“You cannot question the ethnic identity of people within the Nationalist movement; it is unknown; people accept that it exists but do not question. There is some sort of polarization along the axis of Kurdish or Alewife identity. There are many Kurdish and Alewife people who have lost their lives within our own movement; none of them has been excluded; their ideals have been accepted, and they have been considered as fellow idealists.”

 “Therefore, we are against reducing Puckishness to ethnic identity; dissociating our civilization from its historic and cultural ties, and forcing our citizens to question their national-cultural values this way. This is indeed to separate a nation.”

 “The idea of nationalism is in a way, strength to prevent certain policies from advancing self-interests and hegemonic ideals of some; thus, it should be excluded… Nationalism, at the same time, cultivates competitiveness.”

 “Nationalism is associated with racism especially in the West. We are not a racist nation, however; we practice nationalism of this nation. MHP aims to support national interests, and since this is against the interest of some, Turkish nationalism is being condemned.”

 “The Prime Minister Erdoğan says that they are against three kinds of nationalism, yet he does not even know them. First of all, there is no such thing as regional nationalism; this indeed refers to regionalism. There is also no such thing as religious nationalism. Still, the Prime Minister is trying to preclude our social unity by adhering negative phenomena to nationalism.”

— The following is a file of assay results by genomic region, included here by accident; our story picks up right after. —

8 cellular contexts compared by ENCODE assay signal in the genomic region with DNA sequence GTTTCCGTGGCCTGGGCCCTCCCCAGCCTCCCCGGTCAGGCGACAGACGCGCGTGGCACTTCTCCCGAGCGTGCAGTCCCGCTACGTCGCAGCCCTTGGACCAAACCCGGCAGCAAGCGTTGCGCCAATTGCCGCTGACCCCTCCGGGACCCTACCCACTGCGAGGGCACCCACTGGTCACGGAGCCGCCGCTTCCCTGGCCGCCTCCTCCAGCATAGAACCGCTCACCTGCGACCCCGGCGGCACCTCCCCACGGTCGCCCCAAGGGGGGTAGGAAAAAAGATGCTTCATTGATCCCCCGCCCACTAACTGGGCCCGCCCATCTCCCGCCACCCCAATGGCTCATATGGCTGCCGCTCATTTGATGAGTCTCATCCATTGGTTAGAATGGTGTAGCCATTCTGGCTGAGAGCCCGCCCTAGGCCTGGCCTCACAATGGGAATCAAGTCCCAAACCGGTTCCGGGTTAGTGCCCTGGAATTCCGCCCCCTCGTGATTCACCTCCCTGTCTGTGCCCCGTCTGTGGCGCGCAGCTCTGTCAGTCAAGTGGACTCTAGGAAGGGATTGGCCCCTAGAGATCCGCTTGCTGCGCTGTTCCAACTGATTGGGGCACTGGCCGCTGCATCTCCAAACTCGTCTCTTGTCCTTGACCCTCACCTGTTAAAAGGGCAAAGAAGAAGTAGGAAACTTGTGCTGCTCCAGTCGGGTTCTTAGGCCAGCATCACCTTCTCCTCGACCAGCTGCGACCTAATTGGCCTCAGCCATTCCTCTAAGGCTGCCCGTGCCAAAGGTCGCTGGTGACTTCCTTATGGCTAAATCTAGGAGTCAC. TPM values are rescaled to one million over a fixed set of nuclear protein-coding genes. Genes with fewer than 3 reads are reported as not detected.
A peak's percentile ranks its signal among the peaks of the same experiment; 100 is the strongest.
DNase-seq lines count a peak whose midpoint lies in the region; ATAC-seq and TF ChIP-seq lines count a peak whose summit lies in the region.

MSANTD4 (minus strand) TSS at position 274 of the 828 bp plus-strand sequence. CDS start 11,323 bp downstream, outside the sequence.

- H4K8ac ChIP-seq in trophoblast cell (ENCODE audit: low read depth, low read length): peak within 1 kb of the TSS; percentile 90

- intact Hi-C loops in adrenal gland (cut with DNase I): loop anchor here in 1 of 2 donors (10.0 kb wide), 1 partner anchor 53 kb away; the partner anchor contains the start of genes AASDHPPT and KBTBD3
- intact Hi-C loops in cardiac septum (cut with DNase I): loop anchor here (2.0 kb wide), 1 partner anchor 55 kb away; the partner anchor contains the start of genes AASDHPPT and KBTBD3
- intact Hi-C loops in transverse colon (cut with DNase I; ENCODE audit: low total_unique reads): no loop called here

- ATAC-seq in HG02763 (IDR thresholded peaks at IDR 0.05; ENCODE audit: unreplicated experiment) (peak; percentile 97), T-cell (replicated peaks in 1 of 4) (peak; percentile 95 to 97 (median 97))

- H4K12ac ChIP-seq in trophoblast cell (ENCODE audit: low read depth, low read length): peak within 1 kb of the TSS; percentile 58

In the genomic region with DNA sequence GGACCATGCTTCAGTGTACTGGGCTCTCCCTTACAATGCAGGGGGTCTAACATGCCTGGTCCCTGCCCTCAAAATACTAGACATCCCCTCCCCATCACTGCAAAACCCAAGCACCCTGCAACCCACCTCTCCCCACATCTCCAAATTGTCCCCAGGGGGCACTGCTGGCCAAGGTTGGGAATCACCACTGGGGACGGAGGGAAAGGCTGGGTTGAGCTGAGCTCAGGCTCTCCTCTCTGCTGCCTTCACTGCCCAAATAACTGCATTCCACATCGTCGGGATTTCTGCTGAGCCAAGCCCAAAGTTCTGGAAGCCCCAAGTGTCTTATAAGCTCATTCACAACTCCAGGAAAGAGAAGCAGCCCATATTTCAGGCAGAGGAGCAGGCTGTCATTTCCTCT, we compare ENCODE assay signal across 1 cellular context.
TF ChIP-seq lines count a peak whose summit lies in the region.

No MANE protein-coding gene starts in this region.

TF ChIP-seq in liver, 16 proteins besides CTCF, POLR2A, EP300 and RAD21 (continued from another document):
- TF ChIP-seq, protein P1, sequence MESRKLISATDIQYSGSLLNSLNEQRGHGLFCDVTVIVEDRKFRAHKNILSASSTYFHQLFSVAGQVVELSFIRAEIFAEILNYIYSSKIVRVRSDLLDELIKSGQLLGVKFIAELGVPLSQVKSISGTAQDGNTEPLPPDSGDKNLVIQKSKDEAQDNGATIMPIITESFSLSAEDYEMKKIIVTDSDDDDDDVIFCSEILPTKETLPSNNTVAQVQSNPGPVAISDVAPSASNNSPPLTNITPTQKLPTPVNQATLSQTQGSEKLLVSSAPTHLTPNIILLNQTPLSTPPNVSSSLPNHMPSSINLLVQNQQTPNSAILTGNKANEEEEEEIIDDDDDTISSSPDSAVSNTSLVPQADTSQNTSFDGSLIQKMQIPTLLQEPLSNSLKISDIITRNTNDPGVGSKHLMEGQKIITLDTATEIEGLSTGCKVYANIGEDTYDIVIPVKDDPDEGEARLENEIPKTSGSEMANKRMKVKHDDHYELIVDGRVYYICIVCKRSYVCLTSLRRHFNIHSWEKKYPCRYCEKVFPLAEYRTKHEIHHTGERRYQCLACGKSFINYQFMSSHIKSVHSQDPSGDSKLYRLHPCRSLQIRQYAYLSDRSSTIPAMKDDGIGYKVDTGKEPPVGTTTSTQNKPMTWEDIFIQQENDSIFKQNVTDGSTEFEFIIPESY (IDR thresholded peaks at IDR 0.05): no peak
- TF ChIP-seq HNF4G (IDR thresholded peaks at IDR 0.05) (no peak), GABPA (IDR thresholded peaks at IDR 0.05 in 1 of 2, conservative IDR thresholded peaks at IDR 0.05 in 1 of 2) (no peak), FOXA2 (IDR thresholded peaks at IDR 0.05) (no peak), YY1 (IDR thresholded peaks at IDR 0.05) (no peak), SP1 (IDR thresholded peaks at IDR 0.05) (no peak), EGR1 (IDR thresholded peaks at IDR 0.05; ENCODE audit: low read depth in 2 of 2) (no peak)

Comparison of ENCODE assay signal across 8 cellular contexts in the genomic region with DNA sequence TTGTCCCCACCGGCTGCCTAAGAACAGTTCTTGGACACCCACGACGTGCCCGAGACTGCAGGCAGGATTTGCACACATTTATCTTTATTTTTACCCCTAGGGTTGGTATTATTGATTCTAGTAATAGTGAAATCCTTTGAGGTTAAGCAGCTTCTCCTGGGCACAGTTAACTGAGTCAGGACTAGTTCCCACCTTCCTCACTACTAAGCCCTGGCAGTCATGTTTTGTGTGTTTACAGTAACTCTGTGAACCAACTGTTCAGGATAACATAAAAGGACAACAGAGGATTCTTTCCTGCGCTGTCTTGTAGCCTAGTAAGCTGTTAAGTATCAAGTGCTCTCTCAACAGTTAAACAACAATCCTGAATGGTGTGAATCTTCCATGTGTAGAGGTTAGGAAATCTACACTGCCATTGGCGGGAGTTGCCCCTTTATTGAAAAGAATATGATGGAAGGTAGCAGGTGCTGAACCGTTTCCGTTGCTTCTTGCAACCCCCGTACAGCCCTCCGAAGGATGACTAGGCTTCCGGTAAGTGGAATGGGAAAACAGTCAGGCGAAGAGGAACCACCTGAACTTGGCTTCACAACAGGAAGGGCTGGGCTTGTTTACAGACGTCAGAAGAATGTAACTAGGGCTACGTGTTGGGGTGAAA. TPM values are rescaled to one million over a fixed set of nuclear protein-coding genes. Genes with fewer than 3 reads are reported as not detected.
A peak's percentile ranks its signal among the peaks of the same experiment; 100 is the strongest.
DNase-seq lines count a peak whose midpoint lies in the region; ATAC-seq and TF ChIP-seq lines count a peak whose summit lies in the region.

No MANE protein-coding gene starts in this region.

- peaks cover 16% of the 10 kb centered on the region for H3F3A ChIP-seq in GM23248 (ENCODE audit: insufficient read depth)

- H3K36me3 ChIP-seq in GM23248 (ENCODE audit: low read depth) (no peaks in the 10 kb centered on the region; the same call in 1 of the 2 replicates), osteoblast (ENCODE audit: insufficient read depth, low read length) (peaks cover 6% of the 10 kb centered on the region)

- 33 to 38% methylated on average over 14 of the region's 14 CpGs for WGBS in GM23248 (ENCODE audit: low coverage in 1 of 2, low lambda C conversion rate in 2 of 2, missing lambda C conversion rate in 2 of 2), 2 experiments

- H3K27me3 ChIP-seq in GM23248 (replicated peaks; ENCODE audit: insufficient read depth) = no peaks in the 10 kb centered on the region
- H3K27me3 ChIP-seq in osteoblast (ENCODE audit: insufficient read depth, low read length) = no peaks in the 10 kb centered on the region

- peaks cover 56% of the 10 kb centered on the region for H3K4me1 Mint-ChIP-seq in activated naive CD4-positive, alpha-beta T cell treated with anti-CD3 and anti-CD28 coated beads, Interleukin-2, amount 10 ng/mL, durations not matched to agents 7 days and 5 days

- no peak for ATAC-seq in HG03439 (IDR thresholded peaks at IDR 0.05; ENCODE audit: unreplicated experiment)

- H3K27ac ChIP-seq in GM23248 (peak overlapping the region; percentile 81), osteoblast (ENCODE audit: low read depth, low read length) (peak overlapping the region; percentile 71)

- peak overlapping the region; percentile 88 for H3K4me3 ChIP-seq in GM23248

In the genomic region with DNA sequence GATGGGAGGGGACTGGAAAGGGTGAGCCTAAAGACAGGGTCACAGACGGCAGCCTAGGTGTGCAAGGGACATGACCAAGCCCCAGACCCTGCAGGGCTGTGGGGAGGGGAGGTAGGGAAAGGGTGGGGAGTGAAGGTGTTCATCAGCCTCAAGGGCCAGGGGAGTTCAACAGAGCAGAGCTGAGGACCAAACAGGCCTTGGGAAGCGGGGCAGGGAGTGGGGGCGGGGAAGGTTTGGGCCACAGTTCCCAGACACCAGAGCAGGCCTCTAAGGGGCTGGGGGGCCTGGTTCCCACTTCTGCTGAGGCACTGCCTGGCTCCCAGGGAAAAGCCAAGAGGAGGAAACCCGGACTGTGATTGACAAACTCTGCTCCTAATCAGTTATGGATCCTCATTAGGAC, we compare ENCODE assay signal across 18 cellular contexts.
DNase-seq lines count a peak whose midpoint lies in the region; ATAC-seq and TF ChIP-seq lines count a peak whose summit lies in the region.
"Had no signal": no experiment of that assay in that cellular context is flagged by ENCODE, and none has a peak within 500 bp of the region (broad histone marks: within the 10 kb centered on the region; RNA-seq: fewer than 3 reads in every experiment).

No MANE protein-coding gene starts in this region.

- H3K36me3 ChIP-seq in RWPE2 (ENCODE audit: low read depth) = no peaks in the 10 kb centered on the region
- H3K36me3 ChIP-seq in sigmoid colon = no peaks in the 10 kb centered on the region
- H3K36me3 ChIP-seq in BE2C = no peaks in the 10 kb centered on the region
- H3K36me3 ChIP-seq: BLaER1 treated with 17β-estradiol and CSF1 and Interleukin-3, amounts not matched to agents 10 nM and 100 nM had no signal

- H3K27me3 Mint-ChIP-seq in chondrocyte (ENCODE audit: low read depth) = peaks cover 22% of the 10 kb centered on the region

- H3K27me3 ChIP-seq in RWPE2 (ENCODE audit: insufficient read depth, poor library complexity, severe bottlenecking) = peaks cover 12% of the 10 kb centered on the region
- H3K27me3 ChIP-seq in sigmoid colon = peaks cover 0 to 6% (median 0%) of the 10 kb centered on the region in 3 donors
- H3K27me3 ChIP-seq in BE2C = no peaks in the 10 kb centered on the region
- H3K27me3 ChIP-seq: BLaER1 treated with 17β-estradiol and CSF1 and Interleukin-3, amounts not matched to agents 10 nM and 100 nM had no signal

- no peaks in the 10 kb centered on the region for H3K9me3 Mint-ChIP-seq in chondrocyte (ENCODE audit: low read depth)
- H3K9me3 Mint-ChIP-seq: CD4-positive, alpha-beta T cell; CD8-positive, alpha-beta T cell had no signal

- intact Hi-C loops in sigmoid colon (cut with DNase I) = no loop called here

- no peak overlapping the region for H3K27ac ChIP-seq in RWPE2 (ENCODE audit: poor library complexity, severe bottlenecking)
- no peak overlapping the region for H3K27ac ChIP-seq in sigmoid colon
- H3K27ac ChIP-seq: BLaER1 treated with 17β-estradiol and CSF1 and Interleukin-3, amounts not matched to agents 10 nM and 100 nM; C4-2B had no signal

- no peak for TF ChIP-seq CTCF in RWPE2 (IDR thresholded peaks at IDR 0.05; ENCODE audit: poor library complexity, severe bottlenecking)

“Our duty is to generate competitiveness that will contribute to enhancement of humanity without enabling conflict of values. The purpose of nationalist movement is not only to create a nationalist Turkey but also to unite around our values that are by-products of our modern civilization.”

 “Political dynamics keep changing in MHP. Today is different from the Cold War era. Conflict and separation which were then implicated in the concepts of left and right now reappeared in ethnic identity. Thus, our problems even changed today. Nationalist idea, as a result, grows different.”

 “’Ülkü Ocakları’ (Grey Wolves) is a mechanism to deliver our political view to young people within our youth branches. We too have learned our lessons. I think that Turkey suffered immensely from pulling young people into conflict during a polarized political atmosphere of pre-1980. It is important to not scale back Turkey to that atmosphere again.”

 “We suspect that there is a plan nowadays to especially create an ethnic conflict. We think this is the biggest trap against living and looking ahead together as a society. Therefore, we should not fall into this trap. We should also not let the society fall.”